Firm Says Journal Study Validates Its Technology
Tuesday, June 20, 2006 - Stem Cell Business NEws
Tel Aviv, Israel-based BrainStorm Cell Therapeutics, Inc. (BCLI) said on May 31 that a new study reports a predisposition of human bone marrow-derived stem cells to differentiate into a variety of nerve cell types.
The findings support the prospect of using cell therapies derived from adult bone marrow-derived stem cells to treat devastating neurological diseases such as Parkinson’s disease.
Authors of the study, published in the April issue of Stem Cells and Development, are members of a scientific team led by neurologist Prof. Eldad Melamed, head of neurology at Rabin Medical Center, and expert cell biologist Dr. Daniel Offen, head of the Laboratory of Neurosciences at the Tel-Aviv University.
Melamed and Offen are among the company’s founders.
The authors show that their novel technique of stem-cell differentiation demonstrates the potential of developing dopaminergic cells, which are the cells that degenerate in Parkinson’s disease.
In the article, Blondheim, et. al. report that naive (undifferentiated) human bone marrow-derived stem cells express many neural genes and their protein products, including neural markers, receptors, transcription factors, and filament proteins.
The unique proteins essential for dopamine synthesis are among the proteins expressed by the evolving stem cells.
The levels of these genes and proteins are elevated following in vitro neuronal differentiation.
“These investigators are among the first to suggest gene focusing as the basis of stem cell differentiation,” said Denis English, Ph.D., in an accompanying editorial.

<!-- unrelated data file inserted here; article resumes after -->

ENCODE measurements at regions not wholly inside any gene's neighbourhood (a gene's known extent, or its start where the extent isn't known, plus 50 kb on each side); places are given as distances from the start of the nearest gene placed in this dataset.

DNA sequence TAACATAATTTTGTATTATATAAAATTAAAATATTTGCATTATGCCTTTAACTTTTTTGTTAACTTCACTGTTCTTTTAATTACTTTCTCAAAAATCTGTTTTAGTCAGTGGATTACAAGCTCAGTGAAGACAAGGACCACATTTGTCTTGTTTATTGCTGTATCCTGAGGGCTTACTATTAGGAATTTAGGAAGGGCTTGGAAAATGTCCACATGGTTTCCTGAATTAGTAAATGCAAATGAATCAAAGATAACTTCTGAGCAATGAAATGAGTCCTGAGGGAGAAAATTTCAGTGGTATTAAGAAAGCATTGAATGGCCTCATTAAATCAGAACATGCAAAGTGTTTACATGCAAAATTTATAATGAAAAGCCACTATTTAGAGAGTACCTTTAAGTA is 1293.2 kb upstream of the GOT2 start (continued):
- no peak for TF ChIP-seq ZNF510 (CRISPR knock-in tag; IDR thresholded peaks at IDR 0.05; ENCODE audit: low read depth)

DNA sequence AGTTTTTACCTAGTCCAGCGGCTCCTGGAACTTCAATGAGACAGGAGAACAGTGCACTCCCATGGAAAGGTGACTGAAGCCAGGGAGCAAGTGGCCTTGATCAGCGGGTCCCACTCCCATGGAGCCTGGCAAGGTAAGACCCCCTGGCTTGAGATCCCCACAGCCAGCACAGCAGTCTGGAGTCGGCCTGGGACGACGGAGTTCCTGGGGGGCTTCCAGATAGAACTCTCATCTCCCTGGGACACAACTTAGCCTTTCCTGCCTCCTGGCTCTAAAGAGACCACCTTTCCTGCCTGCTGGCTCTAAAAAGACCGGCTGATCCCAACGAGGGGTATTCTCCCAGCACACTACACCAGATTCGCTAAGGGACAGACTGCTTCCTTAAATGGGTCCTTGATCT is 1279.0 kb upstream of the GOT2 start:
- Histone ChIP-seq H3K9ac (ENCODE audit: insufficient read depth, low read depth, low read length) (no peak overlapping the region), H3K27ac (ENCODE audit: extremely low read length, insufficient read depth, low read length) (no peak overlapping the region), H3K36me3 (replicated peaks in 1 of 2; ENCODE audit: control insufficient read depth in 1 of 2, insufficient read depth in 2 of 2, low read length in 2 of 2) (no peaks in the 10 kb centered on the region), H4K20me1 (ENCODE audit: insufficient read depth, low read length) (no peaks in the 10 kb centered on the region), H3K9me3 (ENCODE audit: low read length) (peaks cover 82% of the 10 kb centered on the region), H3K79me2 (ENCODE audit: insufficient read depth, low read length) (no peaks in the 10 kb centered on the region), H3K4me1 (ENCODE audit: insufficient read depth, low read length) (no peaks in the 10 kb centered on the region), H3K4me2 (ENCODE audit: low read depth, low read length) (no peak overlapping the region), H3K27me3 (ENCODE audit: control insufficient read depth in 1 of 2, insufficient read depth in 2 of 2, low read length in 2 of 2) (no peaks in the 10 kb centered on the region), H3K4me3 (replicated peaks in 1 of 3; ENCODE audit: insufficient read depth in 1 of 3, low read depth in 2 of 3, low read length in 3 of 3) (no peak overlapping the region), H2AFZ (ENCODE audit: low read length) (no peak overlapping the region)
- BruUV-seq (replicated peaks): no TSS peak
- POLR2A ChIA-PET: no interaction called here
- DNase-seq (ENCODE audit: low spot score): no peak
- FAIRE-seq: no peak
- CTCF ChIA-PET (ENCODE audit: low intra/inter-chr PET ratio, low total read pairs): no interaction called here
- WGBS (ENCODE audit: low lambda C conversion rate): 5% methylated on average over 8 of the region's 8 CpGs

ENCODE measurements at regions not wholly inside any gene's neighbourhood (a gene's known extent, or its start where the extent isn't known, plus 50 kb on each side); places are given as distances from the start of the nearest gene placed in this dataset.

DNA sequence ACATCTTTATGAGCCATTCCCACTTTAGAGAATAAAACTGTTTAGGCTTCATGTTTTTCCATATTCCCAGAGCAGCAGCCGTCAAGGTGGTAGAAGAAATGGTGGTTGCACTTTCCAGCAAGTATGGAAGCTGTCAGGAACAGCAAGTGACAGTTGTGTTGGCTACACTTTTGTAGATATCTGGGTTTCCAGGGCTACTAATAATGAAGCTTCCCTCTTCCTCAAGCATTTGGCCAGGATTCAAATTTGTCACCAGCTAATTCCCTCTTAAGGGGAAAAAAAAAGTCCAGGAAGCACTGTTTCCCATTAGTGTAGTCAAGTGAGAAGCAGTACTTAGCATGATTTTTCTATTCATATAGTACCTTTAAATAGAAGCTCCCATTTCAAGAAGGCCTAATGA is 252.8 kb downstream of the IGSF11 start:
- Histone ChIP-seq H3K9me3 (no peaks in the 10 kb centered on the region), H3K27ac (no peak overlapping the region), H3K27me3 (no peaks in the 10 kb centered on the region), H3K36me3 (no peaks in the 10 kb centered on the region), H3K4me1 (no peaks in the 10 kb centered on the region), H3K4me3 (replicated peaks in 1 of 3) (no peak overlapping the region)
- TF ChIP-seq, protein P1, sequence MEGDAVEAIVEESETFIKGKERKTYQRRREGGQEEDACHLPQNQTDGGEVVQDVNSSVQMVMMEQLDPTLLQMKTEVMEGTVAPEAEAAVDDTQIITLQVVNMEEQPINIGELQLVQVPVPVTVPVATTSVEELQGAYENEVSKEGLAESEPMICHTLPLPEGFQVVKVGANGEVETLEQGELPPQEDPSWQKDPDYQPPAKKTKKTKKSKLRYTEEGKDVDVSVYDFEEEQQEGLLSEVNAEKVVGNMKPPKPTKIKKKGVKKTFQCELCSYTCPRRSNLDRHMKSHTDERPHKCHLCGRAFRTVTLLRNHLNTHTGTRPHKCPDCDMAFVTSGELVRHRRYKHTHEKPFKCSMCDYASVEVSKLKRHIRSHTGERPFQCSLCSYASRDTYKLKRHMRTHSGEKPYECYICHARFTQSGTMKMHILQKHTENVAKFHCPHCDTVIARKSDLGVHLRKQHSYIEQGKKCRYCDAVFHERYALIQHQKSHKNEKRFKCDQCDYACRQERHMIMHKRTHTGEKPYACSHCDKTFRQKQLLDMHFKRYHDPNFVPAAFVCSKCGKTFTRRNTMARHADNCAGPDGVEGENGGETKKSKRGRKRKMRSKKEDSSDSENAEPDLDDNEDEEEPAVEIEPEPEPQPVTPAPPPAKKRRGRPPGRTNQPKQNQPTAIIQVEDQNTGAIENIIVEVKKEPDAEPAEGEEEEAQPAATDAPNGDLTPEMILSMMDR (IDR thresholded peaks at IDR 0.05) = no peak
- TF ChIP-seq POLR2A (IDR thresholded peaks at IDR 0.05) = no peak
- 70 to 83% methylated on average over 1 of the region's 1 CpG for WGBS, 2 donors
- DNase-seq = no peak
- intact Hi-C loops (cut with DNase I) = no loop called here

English is a professor of neurosurgery at the University of South Florida College of Medicine in Tampa and the journal’s editor-in-chief.
“The implication of these discoveries is that since the naive human bone marrow derived-stem cells already express some neuronal traits, they are ideal candidates for induction by specific protocols as developed by Brainstorm Cell Therapeutics, Inc. to differentiate into functional neuronal cells,” said COO Yoram Drucker.
The research by the Melamed-Offen team forms the basis of the intellectual property licensed by BrainStorm from Tel-Aviv University.
“These cells can then be utilized in the future for regenerative therapy in neurodegenerative diseases such as Parkinson’s disease,” said Drucker.
The Melamed-Offen research team at Tel Aviv University has successfully used bone marrow stem cells to produce dopaminergic-like cells, which have been shown to be capable of secreting dopamine and improving symptoms in animal models of Parkinson’s disease.
The research team has also used its bone marrow stem cell technology to produce astrocyte-like cells with the capacity of producing glial-derived neurotrophic factor (GDNF), the most potent neurotrophic factor known for dopaminergic neurons.
Transplanted dopamine- and GDNF producing-cells, acting on their own or in combination, hold great promise for replacement and preservation of neurons in Parkinson’s and other neurodegenerative diseases, including ALS and MS.
BrainStorm is developing neural-like stem cell therapeutic products, NurOwn, based on autologous bone marrow-derived stromal cells, for treatment of neurodegenerative diseases.
Contact: Dr. Holly G. Atkinson, 212-828-1561, firstname.lastname@example.org, http://www.brainstorm-cell.com